UDel’s STAR Campus Effect on NE MD June 2012

UDel’s STAR Campus to be Hybrid College Campus, Real Estate Development

The University of Delaware’s Science Technology and Research Campus in Newark will not be a typical college campus with sprawling quads and august architecture. Nor will it be a typical real estate venture with high pressure sales deals designed to get the space occupied expediently.

Instead, UDel’s Board of Directors has laid out a vision for “slow, careful development with urban type density.”

That’s according to Andrew Lubin, UDel’s director of real estate. He spoke to members and guests of NMTC, the Northeastern Maryland Technology Council at the June 14, 2012 Expert Speakers Series. The meeting was hosted by Cecil College, whose president, Dr. Stephen Pannill, is a member of the NMTC Board of Directors.

Lubin said the 272-acre parcel was home to a Chrysler auto assembly plant. UDel’s offer of $24 million was accepted by the U.S. Federal Bankruptcy Court in 2009.

“Because of environmental and remedial unknowns, UDel was the only legitimate bidder,” Lubin said. “It could take 40 or 50 years to fully develop.”

The university plans to retain all land rights, but enter into ground lease agreements with private and public entities in the health sciences, energy, environment, national security and defense sectors.

Ground broke on Phase I in December 2011, with construction scheduled to begin this summer. Phase I will transform the existing Chrysler administration building and its environs into a space for health and life science teaching, research, and practice. Prospective tenants include scientific and academic entities including UDel’s College of Health Sciences, Department of Physical Therapy, Nurse Managed Care Center, Delaware Rehabilitation Institute, BADER Consortium and the Delaware Health Sciences Alliance.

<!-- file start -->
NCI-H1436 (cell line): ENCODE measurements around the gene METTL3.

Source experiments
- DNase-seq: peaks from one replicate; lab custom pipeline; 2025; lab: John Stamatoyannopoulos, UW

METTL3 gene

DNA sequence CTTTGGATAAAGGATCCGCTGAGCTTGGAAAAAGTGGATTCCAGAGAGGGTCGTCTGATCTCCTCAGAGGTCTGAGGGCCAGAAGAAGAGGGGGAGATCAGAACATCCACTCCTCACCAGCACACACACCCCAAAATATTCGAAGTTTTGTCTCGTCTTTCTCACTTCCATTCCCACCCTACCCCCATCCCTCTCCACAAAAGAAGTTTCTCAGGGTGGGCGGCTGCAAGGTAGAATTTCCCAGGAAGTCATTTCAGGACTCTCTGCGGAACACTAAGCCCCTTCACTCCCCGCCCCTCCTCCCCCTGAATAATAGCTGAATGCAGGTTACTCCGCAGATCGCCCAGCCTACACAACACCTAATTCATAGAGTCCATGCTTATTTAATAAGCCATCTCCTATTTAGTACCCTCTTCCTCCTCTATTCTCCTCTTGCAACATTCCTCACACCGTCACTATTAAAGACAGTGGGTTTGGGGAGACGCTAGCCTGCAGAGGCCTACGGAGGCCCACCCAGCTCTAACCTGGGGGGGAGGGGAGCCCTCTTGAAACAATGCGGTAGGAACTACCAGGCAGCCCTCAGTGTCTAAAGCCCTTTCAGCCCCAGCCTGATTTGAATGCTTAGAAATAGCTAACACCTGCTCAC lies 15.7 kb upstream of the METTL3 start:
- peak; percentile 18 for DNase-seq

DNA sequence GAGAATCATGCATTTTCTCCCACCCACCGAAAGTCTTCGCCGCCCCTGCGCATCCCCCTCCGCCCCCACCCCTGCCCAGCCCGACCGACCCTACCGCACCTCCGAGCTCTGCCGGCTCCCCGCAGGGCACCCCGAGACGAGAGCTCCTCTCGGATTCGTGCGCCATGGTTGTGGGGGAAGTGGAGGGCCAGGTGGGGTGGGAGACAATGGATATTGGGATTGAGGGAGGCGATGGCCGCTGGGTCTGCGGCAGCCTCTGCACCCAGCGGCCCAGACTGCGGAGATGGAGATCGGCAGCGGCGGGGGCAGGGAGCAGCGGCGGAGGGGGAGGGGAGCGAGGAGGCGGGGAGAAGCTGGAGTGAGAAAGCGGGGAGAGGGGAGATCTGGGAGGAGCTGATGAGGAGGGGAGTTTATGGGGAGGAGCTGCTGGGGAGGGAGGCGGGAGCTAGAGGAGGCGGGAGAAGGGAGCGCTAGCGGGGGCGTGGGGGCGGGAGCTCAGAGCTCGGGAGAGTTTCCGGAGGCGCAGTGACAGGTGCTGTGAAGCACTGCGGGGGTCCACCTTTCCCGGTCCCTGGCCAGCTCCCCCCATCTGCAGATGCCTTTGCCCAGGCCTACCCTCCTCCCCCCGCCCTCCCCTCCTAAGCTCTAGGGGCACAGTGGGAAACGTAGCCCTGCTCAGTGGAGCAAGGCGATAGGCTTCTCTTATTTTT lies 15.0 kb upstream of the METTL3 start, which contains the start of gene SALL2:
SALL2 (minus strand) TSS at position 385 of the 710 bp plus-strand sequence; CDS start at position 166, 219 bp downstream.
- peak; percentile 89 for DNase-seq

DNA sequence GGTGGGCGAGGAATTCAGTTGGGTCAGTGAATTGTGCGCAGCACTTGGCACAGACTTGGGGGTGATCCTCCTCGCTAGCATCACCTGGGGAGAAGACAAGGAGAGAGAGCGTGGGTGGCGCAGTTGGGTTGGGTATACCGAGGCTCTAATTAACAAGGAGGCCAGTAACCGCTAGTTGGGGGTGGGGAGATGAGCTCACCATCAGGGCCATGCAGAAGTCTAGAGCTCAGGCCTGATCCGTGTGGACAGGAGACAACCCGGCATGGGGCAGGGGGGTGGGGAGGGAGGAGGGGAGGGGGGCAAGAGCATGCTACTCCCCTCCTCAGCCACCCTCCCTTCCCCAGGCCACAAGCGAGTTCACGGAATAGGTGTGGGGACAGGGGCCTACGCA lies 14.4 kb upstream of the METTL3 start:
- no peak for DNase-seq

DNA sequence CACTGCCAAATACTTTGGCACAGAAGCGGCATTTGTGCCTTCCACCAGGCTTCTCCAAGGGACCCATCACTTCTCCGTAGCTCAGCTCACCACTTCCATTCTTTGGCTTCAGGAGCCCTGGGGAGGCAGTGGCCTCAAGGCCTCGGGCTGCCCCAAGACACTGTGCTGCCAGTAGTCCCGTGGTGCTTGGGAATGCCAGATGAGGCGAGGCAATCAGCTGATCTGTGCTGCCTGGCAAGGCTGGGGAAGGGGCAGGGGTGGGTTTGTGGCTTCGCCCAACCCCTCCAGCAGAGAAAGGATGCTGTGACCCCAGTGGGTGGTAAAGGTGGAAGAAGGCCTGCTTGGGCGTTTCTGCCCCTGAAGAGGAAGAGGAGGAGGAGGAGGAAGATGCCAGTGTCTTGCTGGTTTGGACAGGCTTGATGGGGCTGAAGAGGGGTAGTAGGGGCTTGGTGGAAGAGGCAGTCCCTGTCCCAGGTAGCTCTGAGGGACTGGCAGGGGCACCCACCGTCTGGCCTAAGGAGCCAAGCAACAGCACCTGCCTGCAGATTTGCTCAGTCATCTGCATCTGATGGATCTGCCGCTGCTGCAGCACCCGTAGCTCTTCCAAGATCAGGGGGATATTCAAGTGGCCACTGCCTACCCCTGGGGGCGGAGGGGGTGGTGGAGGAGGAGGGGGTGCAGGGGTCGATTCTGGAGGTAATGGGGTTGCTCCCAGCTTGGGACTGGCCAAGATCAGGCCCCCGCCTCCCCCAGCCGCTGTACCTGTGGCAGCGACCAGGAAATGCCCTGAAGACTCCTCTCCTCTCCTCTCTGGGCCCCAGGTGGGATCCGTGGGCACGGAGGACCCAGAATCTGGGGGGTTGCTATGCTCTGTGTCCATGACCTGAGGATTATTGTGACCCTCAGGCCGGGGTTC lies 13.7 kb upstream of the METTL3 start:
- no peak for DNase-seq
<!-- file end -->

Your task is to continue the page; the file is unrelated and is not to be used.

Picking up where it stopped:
That 15-acre parcel is all that will remain of the original development on the site. The rest will be developed by the ground lease holders.

UDel recently entered into an agreement with Bloom Energy to lease about 50 acres of the STAR campus, where the company will manufactures an energy product called “bloomboxes” as well as conduct research to improve its product.

“Clearing began in December of 2011,” Lubin said. “The goal is to attract their vendors and contractors, and two are in negotiations. The University of Delaware does liquid fuel cell research, so this has great potential for a collaborative relationship.”

STEM Student Star: Luke Raymond

STEM Student Star: Luke Raymond, Rising Sun High School STEM Academy

Luke Raymond was the STEM student speaker for the NMTC’s Expert Speakers Series held June 14, 2012 at Cecil College in Elkton. Raymond is a 2012 graduate of Rising Sun High School’s STEM Academy and will study biomedical engineering at Drexel University this fall.

Raymond’s Capstone Project researched utilizing shear thickening fluids as dampeners to reduce back-plane deformation. He focused on a mixture of water and cornstarch, which under pressure, he explained, thickens and acts like a solid.

He told members of the NMTC and their guests his experiments used a tower to drop a strike bar onto a clay witness, a standardized testing product to measure backplane deformation. When the shear fluid was in place, backplane deformation was reduced by as much as 50 percent.

Raymond’s project extended research being conducted at Aberdeen Proving Ground, where scientists are looking at the substance for use in body armor. He tested the substance’s ability to stop blunt force trauma, such as a strike from a crowbar or a bat.

He conducted his research under the guidance of Dr. Jeremy Fowler, PhD., from the University of Delaware School of Engineering and Anthony Pallanta, from the University of Delaware’s Wagner Research Group.